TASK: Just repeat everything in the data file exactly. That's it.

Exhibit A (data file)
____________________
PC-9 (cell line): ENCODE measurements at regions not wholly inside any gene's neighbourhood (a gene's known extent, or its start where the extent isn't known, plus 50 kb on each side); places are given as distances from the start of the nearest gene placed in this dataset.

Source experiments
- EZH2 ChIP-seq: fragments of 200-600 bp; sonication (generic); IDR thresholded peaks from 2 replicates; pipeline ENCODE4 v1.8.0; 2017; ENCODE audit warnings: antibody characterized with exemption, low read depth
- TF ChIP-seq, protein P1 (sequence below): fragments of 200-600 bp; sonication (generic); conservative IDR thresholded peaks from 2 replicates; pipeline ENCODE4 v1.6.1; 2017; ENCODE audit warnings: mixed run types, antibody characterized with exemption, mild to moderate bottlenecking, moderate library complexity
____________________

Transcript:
PC-9 (cell line): ENCODE measurements at regions not wholly inside any gene's neighbourhood (a gene's known extent, or its start where the extent isn't known, plus 50 kb on each side); places are given as distances from the start of the nearest gene placed in this dataset.

Source experiments
- EZH2 ChIP-seq: fragments of 200-600 bp; sonication (generic); IDR thresholded peaks from 2 replicates; pipeline ENCODE4 v1.8.0; 2017; ENCODE audit warnings: antibody characterized with exemption, low read depth
- TF ChIP-seq, protein P1 (sequence below): fragments of 200-600 bp; sonication (generic); conservative IDR thresholded peaks from 2 replicates; pipeline ENCODE4 v1.6.1; 2017; ENCODE audit warnings: mixed run types, antibody characterized with exemption, mild to moderate bottlenecking, moderate library complexity